In this case, in this specific case, that of Empire, the screen I’m speaking of is not your iPhone, not your computer screen, or even that gargantuan 4K television dominating your living room. I’m talking about a home movie screen, an awkward and very heavy movie screen that you would drag out of some closet and haul up on its flimsy tripod legs, and pull up against the spring tension to clip upon an extendable arm in order that you would have a four by four-foot white screen, of strangely thick material, upon which to project your movie, your Empire. A complete pain in the ass. But when the room lights are down and that image is on the screen…oh my god. It glows. It’s realer than real. It has a presence. If you haven’t experienced it you missed out.
Consider. We aren’t talking here about a white square of cloth, just regular old cloth. Movie screens were special. The surface of the white screen was coasted in a layer of glass beads, very fine glass beads. The image was a magical thing, glowing there in its luminous glory. Even crappy color travel slides looked amazing–and this isn’t nostalgia we are talking about here. Do you realize that the digital camera in your phone doesn’t record the same range of colors as what you saw on that screen? Even in today’s movie theaters with digital projection, it is just not the same, not yet. In terms of color, in terms of capturing the subtleties of light and dark, those crappy travel slides were better than your $10,000 DSLR set-up.
And so there it is, your friends are over, it’s a party. You are playing your film. But because Empire is something like eight hours long you won’t expect people to sit there and watch it. My god, nothing happens! What would they be watching? But you run it anyway, off to the side a bit, with the lights turned up to party brightness. People hang out. They chat. They drift in and out of the room. And some stare at the screen while they chat. Others look over once in a while. Others mostly ignore it except during those awkward silences when their conversation comes to a halt and they are wanting something new to say. In that moment both people in a conversation may look at the film, look at it studiously, as a way to justify their continuing interaction.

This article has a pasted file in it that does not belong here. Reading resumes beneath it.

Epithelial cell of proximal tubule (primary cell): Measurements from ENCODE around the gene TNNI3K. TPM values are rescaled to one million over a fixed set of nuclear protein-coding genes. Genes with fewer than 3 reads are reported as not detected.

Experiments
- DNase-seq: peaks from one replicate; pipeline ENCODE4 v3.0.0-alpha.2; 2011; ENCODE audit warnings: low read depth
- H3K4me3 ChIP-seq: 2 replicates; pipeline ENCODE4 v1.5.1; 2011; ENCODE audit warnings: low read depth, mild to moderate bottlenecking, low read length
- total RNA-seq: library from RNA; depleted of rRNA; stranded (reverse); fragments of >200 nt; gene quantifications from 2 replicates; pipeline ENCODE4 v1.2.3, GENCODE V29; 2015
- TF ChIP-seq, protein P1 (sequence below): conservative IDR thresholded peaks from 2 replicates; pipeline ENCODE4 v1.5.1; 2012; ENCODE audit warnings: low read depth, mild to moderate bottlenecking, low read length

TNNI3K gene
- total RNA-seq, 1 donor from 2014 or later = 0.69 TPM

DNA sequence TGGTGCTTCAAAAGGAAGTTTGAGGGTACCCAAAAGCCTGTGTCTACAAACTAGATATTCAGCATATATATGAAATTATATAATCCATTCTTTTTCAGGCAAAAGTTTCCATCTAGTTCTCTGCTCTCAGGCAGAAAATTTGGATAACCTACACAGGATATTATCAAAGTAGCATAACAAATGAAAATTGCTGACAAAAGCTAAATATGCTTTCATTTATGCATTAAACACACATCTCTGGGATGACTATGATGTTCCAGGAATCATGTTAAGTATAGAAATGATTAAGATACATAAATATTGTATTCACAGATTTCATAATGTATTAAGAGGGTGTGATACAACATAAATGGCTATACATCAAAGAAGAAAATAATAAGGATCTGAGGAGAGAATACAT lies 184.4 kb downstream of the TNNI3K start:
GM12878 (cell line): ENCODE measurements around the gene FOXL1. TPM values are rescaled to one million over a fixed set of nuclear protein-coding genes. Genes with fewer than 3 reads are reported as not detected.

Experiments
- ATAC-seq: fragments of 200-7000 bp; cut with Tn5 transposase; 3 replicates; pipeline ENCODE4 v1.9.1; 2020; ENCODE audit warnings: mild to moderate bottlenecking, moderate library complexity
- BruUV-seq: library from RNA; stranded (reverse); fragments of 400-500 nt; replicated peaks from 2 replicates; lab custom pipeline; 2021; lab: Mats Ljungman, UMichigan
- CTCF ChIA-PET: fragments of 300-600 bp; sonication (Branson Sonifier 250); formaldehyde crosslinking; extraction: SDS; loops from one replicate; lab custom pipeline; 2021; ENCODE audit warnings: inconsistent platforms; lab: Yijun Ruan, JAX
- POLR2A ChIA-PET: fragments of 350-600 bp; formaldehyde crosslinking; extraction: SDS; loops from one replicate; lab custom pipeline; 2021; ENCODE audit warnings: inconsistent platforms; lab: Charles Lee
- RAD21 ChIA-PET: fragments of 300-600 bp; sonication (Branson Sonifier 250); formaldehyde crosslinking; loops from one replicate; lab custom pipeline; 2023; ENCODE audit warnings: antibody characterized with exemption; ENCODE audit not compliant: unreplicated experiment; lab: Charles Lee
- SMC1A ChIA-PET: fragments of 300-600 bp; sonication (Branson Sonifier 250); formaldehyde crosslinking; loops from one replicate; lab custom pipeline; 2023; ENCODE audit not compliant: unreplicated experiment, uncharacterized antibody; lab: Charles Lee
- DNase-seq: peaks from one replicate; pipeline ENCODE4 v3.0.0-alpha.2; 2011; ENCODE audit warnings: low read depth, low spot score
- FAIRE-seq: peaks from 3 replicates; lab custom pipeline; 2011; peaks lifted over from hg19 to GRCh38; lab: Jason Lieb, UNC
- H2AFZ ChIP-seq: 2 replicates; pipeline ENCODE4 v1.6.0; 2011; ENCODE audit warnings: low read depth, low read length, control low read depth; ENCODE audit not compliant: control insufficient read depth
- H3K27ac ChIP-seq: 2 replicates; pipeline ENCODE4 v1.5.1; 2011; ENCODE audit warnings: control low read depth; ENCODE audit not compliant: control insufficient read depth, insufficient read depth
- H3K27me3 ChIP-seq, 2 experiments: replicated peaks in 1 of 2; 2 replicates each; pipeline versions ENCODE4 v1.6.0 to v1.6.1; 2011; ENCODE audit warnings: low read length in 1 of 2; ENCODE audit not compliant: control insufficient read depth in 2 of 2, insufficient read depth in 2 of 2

The film is there, little changing. When you come back in the room after wandering around a bit you don’t ask “what did I miss?” or “what’s happening?” Because you missed only trivial changes and nothing of any note is happening. You knew that before you left the room. But you do look at it and you look at it not as a movie but instead as you would a photograph. You ask yourself, what does it look like and what do I see now that I didn’t see before? But mostly you just look, not expecting a new image but just to see the picture again.
You don’t watch static films. You look at them.
You look at them, you look away. You look back. You don’t need to see the beginning not do you need to stay to the end. There is no narrative arc, no characters. In traditional movie terms it’s not really much of anything. That’s because it’s a photograph.
I’ve been making static films from the first minutes of owning a video camera.